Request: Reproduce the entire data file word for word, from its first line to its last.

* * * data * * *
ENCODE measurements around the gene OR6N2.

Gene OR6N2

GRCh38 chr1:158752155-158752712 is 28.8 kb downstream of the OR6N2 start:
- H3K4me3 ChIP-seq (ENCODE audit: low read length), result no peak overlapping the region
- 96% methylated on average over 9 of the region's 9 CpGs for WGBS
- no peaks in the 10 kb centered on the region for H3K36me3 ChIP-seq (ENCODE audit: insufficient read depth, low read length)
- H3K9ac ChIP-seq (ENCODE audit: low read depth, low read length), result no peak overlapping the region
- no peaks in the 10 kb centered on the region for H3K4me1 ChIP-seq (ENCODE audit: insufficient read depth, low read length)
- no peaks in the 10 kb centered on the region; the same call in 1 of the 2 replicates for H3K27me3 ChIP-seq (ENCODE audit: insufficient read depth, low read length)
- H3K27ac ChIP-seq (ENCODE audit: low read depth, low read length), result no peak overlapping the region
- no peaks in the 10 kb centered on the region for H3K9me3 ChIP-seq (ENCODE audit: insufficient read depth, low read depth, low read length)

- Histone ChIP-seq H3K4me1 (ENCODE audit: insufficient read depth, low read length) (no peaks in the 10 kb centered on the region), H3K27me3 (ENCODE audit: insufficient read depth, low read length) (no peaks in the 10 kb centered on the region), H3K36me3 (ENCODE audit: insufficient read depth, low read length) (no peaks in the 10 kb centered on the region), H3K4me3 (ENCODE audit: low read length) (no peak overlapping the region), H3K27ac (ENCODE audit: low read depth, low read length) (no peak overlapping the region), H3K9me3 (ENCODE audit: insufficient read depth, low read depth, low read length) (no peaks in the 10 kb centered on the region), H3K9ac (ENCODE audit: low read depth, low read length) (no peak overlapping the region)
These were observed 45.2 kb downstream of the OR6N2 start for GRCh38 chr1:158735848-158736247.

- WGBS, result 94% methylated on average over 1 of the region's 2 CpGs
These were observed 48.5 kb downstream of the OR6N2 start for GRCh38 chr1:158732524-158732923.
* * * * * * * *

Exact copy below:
ENCODE measurements around the gene OR6N2.

Gene OR6N2

GRCh38 chr1:158752155-158752712 is 28.8 kb downstream of the OR6N2 start:
- H3K4me3 ChIP-seq (ENCODE audit: low read length), result no peak overlapping the region
- 96% methylated on average over 9 of the region's 9 CpGs for WGBS
- no peaks in the 10 kb centered on the region for H3K36me3 ChIP-seq (ENCODE audit: insufficient read depth, low read length)
- H3K9ac ChIP-seq (ENCODE audit: low read depth, low read length), result no peak overlapping the region
- no peaks in the 10 kb centered on the region for H3K4me1 ChIP-seq (ENCODE audit: insufficient read depth, low read length)
- no peaks in the 10 kb centered on the region; the same call in 1 of the 2 replicates for H3K27me3 ChIP-seq (ENCODE audit: insufficient read depth, low read length)
- H3K27ac ChIP-seq (ENCODE audit: low read depth, low read length), result no peak overlapping the region
- no peaks in the 10 kb centered on the region for H3K9me3 ChIP-seq (ENCODE audit: insufficient read depth, low read depth, low read length)

- Histone ChIP-seq H3K4me1 (ENCODE audit: insufficient read depth, low read length) (no peaks in the 10 kb centered on the region), H3K27me3 (ENCODE audit: insufficient read depth, low read length) (no peaks in the 10 kb centered on the region), H3K36me3 (ENCODE audit: insufficient read depth, low read length) (no peaks in the 10 kb centered on the region), H3K4me3 (ENCODE audit: low read length) (no peak overlapping the region), H3K27ac (ENCODE audit: low read depth, low read length) (no peak overlapping the region), H3K9me3 (ENCODE audit: insufficient read depth, low read depth, low read length) (no peaks in the 10 kb centered on the region), H3K9ac (ENCODE audit: low read depth, low read length) (no peak overlapping the region)
These were observed 45.2 kb downstream of the OR6N2 start for GRCh38 chr1:158735848-158736247.

- WGBS, result 94% methylated on average over 1 of the region's 2 CpGs
These were observed 48.5 kb downstream of the OR6N2 start for GRCh38 chr1:158732524-158732923.